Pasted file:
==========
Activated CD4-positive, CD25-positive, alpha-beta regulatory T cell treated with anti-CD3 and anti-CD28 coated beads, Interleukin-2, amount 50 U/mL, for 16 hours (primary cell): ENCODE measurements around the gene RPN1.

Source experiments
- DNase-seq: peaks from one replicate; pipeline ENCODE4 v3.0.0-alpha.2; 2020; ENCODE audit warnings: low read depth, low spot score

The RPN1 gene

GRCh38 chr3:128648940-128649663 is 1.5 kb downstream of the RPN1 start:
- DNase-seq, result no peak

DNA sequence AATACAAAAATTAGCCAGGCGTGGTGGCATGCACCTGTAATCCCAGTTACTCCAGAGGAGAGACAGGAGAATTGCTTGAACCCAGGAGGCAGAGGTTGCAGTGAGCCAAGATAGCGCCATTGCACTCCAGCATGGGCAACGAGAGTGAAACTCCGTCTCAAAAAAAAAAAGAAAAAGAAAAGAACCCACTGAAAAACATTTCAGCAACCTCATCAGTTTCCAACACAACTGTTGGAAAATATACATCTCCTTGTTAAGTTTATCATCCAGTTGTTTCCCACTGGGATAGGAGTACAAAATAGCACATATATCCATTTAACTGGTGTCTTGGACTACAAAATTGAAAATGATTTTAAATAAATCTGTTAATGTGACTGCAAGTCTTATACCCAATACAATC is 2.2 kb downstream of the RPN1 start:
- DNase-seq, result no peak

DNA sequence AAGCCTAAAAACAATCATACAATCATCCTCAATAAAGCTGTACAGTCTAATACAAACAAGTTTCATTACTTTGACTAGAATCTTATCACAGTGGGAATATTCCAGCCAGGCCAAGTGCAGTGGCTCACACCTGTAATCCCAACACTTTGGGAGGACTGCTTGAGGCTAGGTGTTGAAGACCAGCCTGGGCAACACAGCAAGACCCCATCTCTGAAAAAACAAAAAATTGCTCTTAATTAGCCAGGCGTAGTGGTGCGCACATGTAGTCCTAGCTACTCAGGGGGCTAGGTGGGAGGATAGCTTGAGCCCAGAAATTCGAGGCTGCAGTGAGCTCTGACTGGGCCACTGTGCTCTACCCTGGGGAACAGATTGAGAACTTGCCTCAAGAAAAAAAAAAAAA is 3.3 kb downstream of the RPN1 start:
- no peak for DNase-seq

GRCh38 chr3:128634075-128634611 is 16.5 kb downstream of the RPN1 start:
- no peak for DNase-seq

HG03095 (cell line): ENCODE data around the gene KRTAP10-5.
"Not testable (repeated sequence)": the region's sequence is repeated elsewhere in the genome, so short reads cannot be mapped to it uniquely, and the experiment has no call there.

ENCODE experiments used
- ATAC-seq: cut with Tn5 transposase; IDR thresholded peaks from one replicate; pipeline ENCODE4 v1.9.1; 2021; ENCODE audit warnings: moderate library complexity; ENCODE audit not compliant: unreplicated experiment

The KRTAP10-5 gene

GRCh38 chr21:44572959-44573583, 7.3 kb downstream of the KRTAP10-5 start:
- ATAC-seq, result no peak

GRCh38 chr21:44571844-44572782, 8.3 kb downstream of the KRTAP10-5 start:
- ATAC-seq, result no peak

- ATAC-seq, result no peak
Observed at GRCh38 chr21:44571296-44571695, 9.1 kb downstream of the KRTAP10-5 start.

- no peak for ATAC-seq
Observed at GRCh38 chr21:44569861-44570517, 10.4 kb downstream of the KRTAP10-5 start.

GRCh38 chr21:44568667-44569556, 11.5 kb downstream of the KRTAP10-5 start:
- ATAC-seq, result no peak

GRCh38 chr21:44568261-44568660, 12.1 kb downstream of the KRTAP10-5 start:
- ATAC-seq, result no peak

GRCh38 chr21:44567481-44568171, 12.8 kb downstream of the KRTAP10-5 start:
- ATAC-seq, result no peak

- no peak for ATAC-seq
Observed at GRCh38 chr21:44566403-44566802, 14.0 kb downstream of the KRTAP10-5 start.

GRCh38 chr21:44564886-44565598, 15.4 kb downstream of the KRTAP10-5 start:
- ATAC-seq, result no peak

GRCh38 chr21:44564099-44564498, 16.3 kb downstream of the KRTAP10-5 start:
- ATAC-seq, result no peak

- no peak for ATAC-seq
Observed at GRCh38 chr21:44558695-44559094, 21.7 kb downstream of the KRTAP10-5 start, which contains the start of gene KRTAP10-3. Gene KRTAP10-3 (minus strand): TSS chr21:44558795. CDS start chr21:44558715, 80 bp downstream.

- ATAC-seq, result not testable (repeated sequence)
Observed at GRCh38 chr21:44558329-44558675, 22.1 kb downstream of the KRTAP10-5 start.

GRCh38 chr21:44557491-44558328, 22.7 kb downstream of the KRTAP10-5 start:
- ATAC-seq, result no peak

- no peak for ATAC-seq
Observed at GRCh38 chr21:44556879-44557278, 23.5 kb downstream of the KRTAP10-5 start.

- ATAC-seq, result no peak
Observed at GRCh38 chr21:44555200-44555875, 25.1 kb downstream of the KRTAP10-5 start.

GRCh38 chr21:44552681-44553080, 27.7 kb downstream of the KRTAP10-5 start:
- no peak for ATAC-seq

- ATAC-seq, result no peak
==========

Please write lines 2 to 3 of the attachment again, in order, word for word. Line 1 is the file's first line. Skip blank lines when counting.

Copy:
Source experiments
- DNase-seq: peaks from one replicate; pipeline ENCODE4 v3.0.0-alpha.2; 2020; ENCODE audit warnings: low read depth, low spot score